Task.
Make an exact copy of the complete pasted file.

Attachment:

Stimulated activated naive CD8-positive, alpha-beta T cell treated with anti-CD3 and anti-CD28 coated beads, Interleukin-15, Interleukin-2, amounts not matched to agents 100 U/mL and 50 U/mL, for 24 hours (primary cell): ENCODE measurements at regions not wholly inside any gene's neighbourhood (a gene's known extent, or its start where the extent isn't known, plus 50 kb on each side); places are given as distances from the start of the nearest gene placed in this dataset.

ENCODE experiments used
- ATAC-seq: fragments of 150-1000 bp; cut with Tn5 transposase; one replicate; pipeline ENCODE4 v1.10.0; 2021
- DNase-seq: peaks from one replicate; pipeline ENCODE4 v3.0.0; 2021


Stimulated activated naive CD8-positive, alpha-beta T cell treated with anti-CD3 and anti-CD28 coated beads, Interleukin-15, Interleukin-2, amounts not matched to agents 100 U/mL and 50 U/mL, for 24 hours (primary cell): ENCODE measurements at regions not wholly inside any gene's neighbourhood (a gene's known extent, or its start where the extent isn't known, plus 50 kb on each side); places are given as distances from the start of the nearest gene placed in this dataset.

ENCODE experiments used
- ATAC-seq: fragments of 150-1000 bp; cut with Tn5 transposase; one replicate; pipeline ENCODE4 v1.10.0; 2021
- DNase-seq: peaks from one replicate; pipeline ENCODE4 v3.0.0; 2021